Bundy: I would sum up: The world, the country, and the VN would have alarming reactions if we got out.

Rusk: If the Communist world finds out we will not pursue our commitment to the end, I don't know where they will stay their hand.

I am more optimistic than some of my colleagues. I don't believe the VC have made large advances among the VN people.

We can't worry about massive casualties when we say we can't find the enemy. I don't see great casualties unless the Chinese come in.

Lodge: There is a greater threat to World War III if we don't go in. Similarity to our indolence at Munich.

I can't be as pessimistic as Ball. We have great seaports in Vietnam. We don't need to fight on roads. We have the sea. Visualize our meeting VC on our own terms. We don't have to spend all our time in the jungles.


ARVN: Army of the Republic of Vietnam, also known as, the army of South Vietnam

Chicoms: a disparaging reference to Chinese communist forces

Ho Chi Minh: the leader of North Vietnam

paper tiger: a person or thing that appears threatening but is not

Saigon: the capital city of South Vietnam

SVN: South Vietnam

VC: Viet Cong, also known as South Vietnamese communist guerillas

Document Analysis

The transcript outlines the debate between George Ball and Robert McNamara on the subject of American intervention in Vietnam. As Lyndon Johnson agonizes over what to do and questions his advisors, he focuses on the memorandum written by McNamara, which pushes for full military commitment. In this way, the various arguments—military, political, and diplomatic—are laid out. What is clear is that George Ball is in the minority. Frustrated, although still passionate, Ball is asked—and once again restates—his case against escalation. Ball makes clear that he would support whatever course Johnson decides on, but states unequivocally that, although pulling out of Vietnam would be fraught with problems, increasing troop levels and committing to the long course of war would be disastrous.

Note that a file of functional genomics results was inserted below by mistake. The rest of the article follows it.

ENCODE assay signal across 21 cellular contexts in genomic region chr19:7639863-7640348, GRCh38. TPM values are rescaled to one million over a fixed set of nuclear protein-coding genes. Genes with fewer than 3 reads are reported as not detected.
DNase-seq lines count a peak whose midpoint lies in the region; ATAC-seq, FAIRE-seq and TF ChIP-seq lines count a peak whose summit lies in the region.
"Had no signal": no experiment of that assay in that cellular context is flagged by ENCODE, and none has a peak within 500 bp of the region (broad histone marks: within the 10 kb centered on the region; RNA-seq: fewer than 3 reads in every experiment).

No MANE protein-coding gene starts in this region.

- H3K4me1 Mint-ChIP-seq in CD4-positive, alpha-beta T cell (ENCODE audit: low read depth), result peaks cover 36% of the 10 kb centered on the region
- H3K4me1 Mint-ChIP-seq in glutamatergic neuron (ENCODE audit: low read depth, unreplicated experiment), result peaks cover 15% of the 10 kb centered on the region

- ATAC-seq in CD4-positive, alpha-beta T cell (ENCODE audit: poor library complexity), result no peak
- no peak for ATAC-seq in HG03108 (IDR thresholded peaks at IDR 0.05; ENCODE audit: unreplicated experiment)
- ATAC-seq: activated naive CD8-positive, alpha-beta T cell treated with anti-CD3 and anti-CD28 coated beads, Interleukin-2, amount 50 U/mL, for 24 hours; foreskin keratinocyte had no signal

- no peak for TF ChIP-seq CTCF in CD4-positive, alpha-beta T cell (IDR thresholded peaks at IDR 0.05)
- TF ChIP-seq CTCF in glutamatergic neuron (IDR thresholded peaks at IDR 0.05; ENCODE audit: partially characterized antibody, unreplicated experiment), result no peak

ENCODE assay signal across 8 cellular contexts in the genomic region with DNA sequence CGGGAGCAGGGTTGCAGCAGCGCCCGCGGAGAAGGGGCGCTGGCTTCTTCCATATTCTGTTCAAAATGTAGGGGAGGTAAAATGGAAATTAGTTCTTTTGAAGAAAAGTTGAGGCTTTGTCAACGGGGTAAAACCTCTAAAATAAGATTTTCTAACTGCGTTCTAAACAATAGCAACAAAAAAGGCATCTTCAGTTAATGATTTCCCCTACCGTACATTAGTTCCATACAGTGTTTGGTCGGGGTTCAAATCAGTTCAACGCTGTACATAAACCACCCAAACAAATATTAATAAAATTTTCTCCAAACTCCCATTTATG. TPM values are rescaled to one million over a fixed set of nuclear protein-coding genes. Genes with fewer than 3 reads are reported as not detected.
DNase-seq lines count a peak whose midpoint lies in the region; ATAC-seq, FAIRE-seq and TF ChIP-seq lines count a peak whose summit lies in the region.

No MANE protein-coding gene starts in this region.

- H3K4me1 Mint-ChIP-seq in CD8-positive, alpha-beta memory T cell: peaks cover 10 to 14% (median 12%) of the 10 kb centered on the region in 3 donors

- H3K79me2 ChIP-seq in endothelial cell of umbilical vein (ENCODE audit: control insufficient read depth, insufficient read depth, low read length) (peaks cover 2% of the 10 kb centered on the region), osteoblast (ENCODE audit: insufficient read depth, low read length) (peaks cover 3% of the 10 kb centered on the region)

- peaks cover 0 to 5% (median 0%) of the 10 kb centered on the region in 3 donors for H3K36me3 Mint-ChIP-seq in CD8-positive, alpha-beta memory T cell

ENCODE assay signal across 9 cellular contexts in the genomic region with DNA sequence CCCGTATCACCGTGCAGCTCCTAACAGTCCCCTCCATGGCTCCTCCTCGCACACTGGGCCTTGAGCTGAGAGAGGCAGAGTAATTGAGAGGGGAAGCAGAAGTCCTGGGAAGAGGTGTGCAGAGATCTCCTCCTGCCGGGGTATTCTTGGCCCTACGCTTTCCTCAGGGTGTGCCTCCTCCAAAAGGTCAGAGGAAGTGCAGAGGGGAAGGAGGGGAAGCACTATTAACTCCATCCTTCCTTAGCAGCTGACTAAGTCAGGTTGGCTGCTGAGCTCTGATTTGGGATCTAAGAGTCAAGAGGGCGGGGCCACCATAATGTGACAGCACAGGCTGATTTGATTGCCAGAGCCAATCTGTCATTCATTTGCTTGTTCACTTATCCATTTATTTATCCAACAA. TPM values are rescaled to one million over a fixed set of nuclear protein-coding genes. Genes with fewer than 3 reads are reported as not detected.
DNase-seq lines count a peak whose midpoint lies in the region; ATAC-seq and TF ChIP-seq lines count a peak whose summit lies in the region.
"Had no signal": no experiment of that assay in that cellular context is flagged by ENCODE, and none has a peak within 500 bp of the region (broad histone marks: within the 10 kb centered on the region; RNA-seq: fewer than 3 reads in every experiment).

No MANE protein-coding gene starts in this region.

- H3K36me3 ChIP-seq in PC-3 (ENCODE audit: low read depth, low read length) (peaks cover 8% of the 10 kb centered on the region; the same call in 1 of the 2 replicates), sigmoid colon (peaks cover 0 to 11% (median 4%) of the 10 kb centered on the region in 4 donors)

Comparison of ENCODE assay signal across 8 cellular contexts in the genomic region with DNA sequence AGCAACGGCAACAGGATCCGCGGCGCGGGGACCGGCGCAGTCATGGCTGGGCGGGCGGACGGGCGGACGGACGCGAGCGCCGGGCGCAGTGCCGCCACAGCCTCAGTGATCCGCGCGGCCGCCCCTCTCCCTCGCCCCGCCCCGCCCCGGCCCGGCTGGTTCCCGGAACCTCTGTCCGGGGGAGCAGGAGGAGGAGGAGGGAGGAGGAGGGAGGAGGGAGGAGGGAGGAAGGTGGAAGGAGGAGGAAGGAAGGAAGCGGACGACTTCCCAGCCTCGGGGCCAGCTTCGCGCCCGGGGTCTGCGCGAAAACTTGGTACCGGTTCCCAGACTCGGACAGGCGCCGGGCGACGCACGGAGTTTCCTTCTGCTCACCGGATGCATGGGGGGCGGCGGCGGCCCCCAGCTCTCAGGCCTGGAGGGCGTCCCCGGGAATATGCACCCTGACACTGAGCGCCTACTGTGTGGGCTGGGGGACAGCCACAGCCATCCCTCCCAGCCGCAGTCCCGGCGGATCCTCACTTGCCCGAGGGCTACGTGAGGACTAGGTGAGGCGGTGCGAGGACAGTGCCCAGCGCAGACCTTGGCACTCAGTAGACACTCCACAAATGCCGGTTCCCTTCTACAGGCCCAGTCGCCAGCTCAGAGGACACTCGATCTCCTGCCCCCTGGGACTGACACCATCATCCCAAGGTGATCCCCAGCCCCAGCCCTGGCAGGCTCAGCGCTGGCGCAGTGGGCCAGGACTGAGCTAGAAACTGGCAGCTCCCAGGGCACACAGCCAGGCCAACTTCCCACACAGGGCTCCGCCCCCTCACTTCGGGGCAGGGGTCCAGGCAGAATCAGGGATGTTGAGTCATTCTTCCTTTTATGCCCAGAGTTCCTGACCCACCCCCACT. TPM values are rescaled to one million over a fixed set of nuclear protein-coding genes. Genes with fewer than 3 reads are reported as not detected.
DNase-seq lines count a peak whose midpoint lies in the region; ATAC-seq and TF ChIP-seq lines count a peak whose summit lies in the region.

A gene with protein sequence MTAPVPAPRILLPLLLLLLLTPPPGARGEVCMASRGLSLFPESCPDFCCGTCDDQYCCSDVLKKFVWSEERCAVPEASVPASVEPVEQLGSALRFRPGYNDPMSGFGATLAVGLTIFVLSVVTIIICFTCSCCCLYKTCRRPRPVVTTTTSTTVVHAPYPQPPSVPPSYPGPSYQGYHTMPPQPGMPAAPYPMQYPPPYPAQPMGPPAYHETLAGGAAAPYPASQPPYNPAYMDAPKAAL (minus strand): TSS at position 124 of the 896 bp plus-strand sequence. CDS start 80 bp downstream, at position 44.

The hawks, such as McNamara and Wheeler, counter that greater troop numbers might actually mean fewer losses. The strategy is to overwhelm the enemy with greater numbers, allowing the South Vietnamese to take the lead. Ball argues that the war would be long and states simply that the United States cannot win a long war. As casualties mount, support for the war would decrease. Eventually, world opinion would turn against the United States, and the Viet Cong, fighting in their home territory, would prevail. A vital factor, as the war drags on, Ball argues, is the loss of regional allies, but even more damaging would be the change in perception of America as a superpower. How would the United States be perceived around the globe, by foe and friend alike, if it was unable to defeat a guerrilla force?